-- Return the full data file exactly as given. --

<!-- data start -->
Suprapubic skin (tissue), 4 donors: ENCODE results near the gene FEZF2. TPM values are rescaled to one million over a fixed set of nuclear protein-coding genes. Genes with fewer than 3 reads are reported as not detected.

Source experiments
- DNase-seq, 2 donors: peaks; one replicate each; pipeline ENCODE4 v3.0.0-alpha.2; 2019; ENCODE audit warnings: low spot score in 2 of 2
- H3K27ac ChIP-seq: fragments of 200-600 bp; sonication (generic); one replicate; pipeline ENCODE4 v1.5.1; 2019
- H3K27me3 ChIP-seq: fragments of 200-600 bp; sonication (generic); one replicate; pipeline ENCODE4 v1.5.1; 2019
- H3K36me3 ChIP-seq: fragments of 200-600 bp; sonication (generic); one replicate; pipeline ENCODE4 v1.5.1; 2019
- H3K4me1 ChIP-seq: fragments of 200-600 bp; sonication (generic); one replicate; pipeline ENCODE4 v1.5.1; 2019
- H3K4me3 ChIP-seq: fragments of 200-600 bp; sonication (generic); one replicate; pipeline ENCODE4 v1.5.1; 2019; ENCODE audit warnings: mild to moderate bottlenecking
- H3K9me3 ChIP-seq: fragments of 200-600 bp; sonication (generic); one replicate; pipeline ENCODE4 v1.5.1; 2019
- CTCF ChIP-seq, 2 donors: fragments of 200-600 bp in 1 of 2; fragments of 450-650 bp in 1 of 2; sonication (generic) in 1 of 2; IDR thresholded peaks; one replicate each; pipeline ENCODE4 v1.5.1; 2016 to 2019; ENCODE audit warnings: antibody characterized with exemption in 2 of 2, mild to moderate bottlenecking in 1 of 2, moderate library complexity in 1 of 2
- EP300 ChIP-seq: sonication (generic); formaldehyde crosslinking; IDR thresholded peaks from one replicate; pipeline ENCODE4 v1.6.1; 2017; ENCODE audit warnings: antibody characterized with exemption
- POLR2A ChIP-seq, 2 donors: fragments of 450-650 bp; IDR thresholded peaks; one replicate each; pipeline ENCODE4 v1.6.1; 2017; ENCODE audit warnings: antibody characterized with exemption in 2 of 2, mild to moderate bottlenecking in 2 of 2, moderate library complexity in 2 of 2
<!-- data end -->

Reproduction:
Suprapubic skin (tissue), 4 donors: ENCODE results near the gene FEZF2. TPM values are rescaled to one million over a fixed set of nuclear protein-coding genes. Genes with fewer than 3 reads are reported as not detected.

Source experiments
- DNase-seq, 2 donors: peaks; one replicate each; pipeline ENCODE4 v3.0.0-alpha.2; 2019; ENCODE audit warnings: low spot score in 2 of 2
- H3K27ac ChIP-seq: fragments of 200-600 bp; sonication (generic); one replicate; pipeline ENCODE4 v1.5.1; 2019
- H3K27me3 ChIP-seq: fragments of 200-600 bp; sonication (generic); one replicate; pipeline ENCODE4 v1.5.1; 2019
- H3K36me3 ChIP-seq: fragments of 200-600 bp; sonication (generic); one replicate; pipeline ENCODE4 v1.5.1; 2019
- H3K4me1 ChIP-seq: fragments of 200-600 bp; sonication (generic); one replicate; pipeline ENCODE4 v1.5.1; 2019
- H3K4me3 ChIP-seq: fragments of 200-600 bp; sonication (generic); one replicate; pipeline ENCODE4 v1.5.1; 2019; ENCODE audit warnings: mild to moderate bottlenecking
- H3K9me3 ChIP-seq: fragments of 200-600 bp; sonication (generic); one replicate; pipeline ENCODE4 v1.5.1; 2019
- CTCF ChIP-seq, 2 donors: fragments of 200-600 bp in 1 of 2; fragments of 450-650 bp in 1 of 2; sonication (generic) in 1 of 2; IDR thresholded peaks; one replicate each; pipeline ENCODE4 v1.5.1; 2016 to 2019; ENCODE audit warnings: antibody characterized with exemption in 2 of 2, mild to moderate bottlenecking in 1 of 2, moderate library complexity in 1 of 2
- EP300 ChIP-seq: sonication (generic); formaldehyde crosslinking; IDR thresholded peaks from one replicate; pipeline ENCODE4 v1.6.1; 2017; ENCODE audit warnings: antibody characterized with exemption
- POLR2A ChIP-seq, 2 donors: fragments of 450-650 bp; IDR thresholded peaks; one replicate each; pipeline ENCODE4 v1.6.1; 2017; ENCODE audit warnings: antibody characterized with exemption in 2 of 2, mild to moderate bottlenecking in 2 of 2, moderate library complexity in 2 of 2